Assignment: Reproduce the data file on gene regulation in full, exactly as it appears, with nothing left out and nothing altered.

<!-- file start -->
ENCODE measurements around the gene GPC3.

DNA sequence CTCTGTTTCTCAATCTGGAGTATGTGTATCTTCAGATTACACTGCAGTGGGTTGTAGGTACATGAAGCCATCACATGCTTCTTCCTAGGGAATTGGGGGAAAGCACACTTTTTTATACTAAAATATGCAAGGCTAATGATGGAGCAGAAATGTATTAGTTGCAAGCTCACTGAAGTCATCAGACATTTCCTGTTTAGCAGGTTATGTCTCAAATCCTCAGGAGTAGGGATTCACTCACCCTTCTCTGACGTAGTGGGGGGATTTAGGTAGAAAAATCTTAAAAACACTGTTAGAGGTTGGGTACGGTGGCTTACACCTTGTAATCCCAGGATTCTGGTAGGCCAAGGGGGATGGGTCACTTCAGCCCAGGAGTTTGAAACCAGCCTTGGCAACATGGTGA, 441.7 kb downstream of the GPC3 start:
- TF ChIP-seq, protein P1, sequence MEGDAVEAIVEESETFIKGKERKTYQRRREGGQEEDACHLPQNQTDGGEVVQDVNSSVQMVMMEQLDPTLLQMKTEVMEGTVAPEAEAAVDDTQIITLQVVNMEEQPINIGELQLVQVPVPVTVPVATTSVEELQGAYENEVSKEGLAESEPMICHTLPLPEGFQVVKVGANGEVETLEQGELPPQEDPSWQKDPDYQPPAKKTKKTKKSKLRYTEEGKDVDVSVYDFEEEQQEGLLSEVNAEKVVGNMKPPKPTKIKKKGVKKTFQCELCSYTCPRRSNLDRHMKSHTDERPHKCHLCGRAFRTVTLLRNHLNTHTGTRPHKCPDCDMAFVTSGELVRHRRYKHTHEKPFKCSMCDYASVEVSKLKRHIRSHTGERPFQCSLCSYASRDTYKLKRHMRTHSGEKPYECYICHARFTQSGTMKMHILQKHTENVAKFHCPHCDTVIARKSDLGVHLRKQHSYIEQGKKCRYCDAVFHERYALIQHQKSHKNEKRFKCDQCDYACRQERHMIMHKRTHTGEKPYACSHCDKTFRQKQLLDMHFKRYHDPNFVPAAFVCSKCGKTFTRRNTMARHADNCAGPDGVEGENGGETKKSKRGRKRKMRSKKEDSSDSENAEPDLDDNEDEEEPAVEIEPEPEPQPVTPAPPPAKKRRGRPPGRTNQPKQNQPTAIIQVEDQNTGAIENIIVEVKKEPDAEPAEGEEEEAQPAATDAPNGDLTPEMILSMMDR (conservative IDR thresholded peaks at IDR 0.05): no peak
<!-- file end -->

ENCODE measurements around the gene GPC3.

DNA sequence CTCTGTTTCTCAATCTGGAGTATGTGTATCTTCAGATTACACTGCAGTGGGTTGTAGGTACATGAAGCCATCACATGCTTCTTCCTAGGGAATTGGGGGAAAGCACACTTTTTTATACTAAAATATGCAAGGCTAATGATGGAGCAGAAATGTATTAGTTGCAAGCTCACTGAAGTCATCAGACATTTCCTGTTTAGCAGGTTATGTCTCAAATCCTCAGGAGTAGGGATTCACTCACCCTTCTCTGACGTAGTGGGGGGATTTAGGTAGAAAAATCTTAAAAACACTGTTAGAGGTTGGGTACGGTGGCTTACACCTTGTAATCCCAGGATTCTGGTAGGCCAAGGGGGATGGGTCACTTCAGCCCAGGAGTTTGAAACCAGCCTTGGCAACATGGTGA, 441.7 kb downstream of the GPC3 start:
- TF ChIP-seq, protein P1, sequence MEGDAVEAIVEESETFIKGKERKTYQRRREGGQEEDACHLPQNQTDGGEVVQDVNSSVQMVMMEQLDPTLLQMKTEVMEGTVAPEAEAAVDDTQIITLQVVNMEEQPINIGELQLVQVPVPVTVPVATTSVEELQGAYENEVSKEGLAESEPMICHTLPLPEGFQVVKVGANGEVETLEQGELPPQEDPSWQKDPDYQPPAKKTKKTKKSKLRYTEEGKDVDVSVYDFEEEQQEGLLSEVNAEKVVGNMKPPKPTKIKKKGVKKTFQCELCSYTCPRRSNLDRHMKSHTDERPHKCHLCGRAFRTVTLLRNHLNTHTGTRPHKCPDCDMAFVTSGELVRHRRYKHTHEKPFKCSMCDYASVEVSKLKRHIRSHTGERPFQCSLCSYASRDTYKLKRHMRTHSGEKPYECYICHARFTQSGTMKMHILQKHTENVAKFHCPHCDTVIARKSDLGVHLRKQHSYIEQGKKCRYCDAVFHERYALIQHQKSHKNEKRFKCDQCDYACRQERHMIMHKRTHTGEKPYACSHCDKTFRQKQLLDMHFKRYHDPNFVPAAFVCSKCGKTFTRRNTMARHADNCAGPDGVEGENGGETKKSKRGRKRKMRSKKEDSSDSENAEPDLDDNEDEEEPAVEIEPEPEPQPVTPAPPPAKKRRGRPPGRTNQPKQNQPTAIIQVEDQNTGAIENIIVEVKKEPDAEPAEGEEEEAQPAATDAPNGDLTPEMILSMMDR (conservative IDR thresholded peaks at IDR 0.05): no peak